I never understood parsnip as a kid. I never warmed to it like I did with many vegetables. I think for me it sat in the same realm as kumara (sweet potato). They were sweet aliens on a plate full of savoury. Like I did with many things (and perhaps still do), I compartmentalized my food – these sweet vegetables just did not belong on my dinner plate. And the occasional sweet potato that happened to get camouflaged as a real potato under a pile of beef gravy was rejected with a shudder and the occasional dry retch.
And then a few years ago I discovered sweet potato as it was always meant to be. My good friend Shanti made candied sweet potatoes at her Thanksgiving dinner, inspired by the time she lived in North America. And then I got it. Sweet potatoes shine when they embrace their sweetness, and these sugary, marshmallow-y, pecan crusted sweet potatoes shone their asses off.
So when I saw this recipe for Parsnip Cake, I thought it was genius. Of course, as it turns out, Parsnip Cake has been enjoyed by tea drinking Brits for centuries, but I’d never actually tried it. Maybe this was a chance for Parsnip to redeem itself and for me to appreciate what it has to offer. So for the first time ever I went to the store and I got me some parsnip.
I adapted the recipe because I didn’t want to use any highly processed sugars or flours. To sweeten it I used fresh dates melted in butter, and some mashed banana. I used wholewheat pastry flour in place of all-purpose flour, and I used only a couple of tablespoons of agave nectar to sweeten the lemon cream cheese icing.
End result? I would say this is actually better than carrot cake as the higher sugar content in the parsnips seems to work harmoniously with the other ingredients. The dates give it a lovely caramel flavour which doesn’t overpower the parsnip, and the banana keeps the cake nice and moist. Try it and let me know what you think. And tell me about any other vegetables you prefer to eat in dessert form.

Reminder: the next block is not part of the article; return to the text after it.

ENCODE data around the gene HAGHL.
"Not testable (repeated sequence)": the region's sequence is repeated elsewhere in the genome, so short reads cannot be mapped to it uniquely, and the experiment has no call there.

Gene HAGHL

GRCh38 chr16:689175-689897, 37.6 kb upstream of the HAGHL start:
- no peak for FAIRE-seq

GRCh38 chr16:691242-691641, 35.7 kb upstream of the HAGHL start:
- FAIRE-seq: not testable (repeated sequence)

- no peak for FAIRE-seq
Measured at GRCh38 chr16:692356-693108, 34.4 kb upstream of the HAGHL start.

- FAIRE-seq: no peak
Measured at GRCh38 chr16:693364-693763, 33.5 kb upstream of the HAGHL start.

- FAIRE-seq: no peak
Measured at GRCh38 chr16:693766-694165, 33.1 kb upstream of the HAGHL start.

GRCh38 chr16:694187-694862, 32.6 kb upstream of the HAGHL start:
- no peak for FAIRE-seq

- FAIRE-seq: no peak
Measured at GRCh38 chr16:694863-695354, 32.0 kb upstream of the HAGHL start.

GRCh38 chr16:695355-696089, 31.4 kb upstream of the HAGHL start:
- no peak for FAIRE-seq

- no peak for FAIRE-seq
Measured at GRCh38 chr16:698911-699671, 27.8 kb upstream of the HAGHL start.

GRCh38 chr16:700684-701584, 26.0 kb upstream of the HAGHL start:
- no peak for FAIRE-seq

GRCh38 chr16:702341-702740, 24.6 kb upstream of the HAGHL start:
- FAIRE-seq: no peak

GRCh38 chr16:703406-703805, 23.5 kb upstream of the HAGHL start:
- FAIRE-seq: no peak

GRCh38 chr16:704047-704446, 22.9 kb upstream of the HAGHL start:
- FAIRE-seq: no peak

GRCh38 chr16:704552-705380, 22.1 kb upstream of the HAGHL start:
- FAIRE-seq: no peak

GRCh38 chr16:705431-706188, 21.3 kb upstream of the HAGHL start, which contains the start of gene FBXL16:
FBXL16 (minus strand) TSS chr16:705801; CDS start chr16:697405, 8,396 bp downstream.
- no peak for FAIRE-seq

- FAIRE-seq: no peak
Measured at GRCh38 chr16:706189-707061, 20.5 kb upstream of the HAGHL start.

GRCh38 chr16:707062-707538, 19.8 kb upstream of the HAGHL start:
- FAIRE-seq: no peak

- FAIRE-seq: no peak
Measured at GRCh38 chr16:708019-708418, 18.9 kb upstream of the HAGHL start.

Parsnip Cake Recipe
Adapted from Café Collection by Julie Le Clerc
For the Cake:
¾ cup fresh dates, finely diced and mashed into a paste
110g (4oz) butter
3 bananas, well mashed
3 cups grated parsnip (approx 3 medium sized parsnips)
3 eggs, whisked
1 teaspoon vanilla extract
2 cups wholewheat pastry flour (or all-purpose / standard flour)
½ teaspoon fine ground sea salt
2 tablespoons cinnamon
1 teaspoon baking soda
½ cup currants
For the Icing:
150g cream cheese
40g butter, softened
Juice and rind of ½ lemon
2 tablespoons agave nectar
Preheat the oven to 160°C (320°F). Butter your cake or loaf pan and line it with baking paper.
Melt the butter and date paste in a small saucepan over low heat for 2-3 minutes, or until the dates begin to soften and separate. Set aside.
In a large mixing bowl, sift together the flour, salt, baking soda, and cinnamon. Add currants.
In a separate mixing bowl, mix the melted dates/butter with the mashed banana, parsnip, whisked eggs, and vanilla extract.
Fold the wet mixture into the dry mixture until just combined. Pour into a lined cake or loaf pan. Bake for 1 ¼ to 1 ½ hours, or until a toothpick comes out clean in the centre of the cake.
While the cake is baking whip together the cream cheese, butter, lemon juice/rind, and agave nectar. Taste. If you like your icing sweeter adjust to your liking. Ice the cake when it has completely cooled.
Makes one parsnip cake.